The worst kept secret to success is a high-performing team--one with members that have complementary talent and skills, challenge one another, and collaborate to achieve a common goal. But creating and sustaining a high-performing team isn't easy.
In my work with clients like LinkedIn and SAP, I've discovered the three components absolutely necessary for developing this essential unit--no matter where the organization is, its size or function.
If your team lacks these three things, you'll be hard-pressed to achieve the results you want.
Communication is key for any relationship and a cohesive team is, really, a network of close relationships. Research from MIT shows that 40 percent of creative teams' productivity is directly explained by the amount of communication they have with others.
So, regular open and honest communication at all levels is a must. Frequent and specific updates should be given to all members so no one is left out of the loop.
Team members must be educated on what other parts of the unit are doing and responsible for to ensure their work is supporting other functions. Everyone must feel included and the floor should be open for anyone to contribute to discussions at any point. Boundaries and territories don't exist in successful teams.
Also, conflict must be addressed immediately. An exercise one of my clients uses with her partners includes a "conflict circle" held at the beginning of every team meeting so issues can be discussed before they bubble up into crises.
All high-performing teams know what they're working for. Goals are outlined and clearly defined ahead of time. Questions high-performance teams answer before pursuing a project include--what are the objectives? How do they align with the organization's mission or strategy? And, what is the team's vision?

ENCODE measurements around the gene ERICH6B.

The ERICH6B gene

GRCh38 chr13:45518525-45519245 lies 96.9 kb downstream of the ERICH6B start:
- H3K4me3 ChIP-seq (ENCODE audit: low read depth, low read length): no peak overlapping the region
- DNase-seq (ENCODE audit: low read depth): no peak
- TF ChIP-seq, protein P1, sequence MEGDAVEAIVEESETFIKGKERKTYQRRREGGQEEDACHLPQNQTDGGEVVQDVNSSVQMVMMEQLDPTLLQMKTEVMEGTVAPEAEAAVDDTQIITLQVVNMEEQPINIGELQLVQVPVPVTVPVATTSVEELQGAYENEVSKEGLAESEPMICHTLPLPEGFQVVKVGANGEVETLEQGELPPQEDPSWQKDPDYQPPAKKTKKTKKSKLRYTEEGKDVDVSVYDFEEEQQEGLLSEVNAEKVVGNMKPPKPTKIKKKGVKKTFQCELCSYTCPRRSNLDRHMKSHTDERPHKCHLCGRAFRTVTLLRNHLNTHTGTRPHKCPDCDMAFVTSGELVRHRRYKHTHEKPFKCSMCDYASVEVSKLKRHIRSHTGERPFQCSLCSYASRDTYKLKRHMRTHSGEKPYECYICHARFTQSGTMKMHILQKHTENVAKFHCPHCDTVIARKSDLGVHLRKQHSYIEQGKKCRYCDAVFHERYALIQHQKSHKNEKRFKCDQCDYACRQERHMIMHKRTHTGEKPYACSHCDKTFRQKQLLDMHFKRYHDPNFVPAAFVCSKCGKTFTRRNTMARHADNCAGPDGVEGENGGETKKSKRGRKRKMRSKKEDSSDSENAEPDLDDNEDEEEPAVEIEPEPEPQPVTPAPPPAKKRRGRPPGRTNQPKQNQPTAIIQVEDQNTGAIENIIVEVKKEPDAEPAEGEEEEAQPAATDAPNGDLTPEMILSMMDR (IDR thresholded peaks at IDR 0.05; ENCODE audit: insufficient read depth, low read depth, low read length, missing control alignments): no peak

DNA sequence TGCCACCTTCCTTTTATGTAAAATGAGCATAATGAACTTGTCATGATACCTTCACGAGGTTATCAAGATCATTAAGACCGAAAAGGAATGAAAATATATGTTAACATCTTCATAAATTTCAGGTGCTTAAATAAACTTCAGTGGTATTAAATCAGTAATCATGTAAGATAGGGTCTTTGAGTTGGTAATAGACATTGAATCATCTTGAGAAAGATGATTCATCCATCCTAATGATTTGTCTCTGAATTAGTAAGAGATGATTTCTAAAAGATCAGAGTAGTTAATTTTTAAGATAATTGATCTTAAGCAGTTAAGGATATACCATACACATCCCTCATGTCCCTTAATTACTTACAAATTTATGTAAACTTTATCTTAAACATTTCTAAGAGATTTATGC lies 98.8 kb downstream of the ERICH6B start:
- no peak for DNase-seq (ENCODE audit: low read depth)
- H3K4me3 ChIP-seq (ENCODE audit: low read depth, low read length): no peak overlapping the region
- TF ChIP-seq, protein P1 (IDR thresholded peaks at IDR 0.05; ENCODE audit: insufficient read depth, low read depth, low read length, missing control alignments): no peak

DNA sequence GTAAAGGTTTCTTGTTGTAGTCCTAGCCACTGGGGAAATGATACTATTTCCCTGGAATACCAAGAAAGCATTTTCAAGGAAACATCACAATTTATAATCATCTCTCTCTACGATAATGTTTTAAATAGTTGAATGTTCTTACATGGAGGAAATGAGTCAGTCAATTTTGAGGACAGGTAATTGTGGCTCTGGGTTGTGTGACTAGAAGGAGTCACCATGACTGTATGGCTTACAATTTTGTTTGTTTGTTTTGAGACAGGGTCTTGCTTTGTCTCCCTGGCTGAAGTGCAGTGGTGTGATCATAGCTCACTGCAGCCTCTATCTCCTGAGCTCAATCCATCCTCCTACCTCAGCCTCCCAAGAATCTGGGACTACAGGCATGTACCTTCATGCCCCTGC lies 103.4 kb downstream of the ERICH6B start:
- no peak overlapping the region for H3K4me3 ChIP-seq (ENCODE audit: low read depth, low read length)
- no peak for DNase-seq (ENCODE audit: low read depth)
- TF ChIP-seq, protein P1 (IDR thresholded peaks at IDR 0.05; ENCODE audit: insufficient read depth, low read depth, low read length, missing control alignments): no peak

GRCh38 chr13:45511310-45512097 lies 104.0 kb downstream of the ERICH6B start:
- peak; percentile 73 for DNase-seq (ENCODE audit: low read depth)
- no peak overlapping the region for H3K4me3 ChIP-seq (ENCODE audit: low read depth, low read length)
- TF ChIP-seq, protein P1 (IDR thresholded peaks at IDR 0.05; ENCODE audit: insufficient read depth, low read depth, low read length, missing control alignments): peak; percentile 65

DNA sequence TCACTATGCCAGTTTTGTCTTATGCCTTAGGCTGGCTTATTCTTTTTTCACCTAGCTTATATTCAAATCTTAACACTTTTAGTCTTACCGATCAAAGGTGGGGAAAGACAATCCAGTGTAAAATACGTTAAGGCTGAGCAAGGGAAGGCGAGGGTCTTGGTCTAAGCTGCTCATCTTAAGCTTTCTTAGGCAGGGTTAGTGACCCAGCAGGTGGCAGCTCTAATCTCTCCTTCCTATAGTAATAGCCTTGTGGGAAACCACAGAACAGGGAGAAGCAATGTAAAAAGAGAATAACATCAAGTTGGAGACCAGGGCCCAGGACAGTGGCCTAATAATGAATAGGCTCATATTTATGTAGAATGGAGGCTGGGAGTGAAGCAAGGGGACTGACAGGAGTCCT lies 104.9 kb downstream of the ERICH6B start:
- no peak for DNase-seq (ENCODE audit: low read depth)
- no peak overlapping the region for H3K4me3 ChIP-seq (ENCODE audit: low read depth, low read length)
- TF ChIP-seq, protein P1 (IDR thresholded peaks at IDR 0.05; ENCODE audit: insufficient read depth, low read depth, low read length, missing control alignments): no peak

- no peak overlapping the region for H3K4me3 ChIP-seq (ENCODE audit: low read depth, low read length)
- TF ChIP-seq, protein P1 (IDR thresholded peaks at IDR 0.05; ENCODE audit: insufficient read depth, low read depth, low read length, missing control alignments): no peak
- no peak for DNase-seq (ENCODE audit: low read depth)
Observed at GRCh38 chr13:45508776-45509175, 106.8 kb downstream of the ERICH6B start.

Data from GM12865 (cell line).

One study by Accenture found that high performing teams that are aligned with business strategy will achieve superior results in key business performance drivers.
One of the reasons why there is such low engagement in the workforce (just 32 percent in American according to Gallup) is because people don't feel like their jobs or roles have a purpose. Defining how one's part is integral to achieving the shared goals negates this.
So, along with defining the goals, everyone's function must also be defined. People feel pride and ownership when they have real responsibility.
When outlining professional roles, it's also important to understand personality types. By this, I mean, everyone brings a different perspective to the table. It's important to honor and respect these different viewpoints and to use them to the team's benefit.
Does someone always see the silver lining? Is someone always a worst case scenario person? Does someone like to talk through solutions while another needs quiet time to digest and problem-solve?
Understand these personality traits and be sure to allow these team members to share their perspectives in their preferred way so you can get a clear picture of what may be happening on the project--and within the team.
Leading a team can have its challenges, but, if you have these three things, you'll be able to head off issues quickly and continue on your path to success--and real results.